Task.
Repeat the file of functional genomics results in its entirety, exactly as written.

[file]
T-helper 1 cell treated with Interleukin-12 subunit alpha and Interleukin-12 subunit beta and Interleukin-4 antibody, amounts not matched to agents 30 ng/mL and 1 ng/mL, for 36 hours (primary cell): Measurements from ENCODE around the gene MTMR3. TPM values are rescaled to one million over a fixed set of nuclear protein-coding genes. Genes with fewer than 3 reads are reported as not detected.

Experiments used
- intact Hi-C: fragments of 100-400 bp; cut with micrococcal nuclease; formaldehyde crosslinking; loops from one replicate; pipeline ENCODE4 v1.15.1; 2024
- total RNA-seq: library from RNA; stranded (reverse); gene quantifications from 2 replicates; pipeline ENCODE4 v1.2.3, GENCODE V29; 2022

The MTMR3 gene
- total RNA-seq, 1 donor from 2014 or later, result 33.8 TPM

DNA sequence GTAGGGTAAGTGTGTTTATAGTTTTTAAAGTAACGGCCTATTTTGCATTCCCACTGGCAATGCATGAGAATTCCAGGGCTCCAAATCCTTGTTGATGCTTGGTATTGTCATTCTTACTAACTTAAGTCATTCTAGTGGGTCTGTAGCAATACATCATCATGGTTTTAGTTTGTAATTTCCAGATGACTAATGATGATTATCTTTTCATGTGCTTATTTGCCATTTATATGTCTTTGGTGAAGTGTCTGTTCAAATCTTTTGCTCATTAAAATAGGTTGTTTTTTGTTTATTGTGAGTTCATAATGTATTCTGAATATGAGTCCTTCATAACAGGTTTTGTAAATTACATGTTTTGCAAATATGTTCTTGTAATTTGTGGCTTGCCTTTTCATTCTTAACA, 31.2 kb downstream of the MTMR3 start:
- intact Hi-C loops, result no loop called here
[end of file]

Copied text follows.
T-helper 1 cell treated with Interleukin-12 subunit alpha and Interleukin-12 subunit beta and Interleukin-4 antibody, amounts not matched to agents 30 ng/mL and 1 ng/mL, for 36 hours (primary cell): Measurements from ENCODE around the gene MTMR3. TPM values are rescaled to one million over a fixed set of nuclear protein-coding genes. Genes with fewer than 3 reads are reported as not detected.

Experiments used
- intact Hi-C: fragments of 100-400 bp; cut with micrococcal nuclease; formaldehyde crosslinking; loops from one replicate; pipeline ENCODE4 v1.15.1; 2024
- total RNA-seq: library from RNA; stranded (reverse); gene quantifications from 2 replicates; pipeline ENCODE4 v1.2.3, GENCODE V29; 2022

The MTMR3 gene
- total RNA-seq, 1 donor from 2014 or later, result 33.8 TPM

DNA sequence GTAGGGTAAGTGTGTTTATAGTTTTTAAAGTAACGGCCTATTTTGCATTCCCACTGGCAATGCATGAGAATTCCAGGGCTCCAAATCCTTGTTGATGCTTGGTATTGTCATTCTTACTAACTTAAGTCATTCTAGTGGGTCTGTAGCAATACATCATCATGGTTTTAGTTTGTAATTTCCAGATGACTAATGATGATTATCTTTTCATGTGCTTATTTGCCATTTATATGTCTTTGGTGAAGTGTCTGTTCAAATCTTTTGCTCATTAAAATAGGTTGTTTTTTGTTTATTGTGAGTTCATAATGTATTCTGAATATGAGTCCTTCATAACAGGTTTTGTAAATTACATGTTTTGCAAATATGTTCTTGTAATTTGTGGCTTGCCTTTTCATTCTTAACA, 31.2 kb downstream of the MTMR3 start:
- intact Hi-C loops, result no loop called here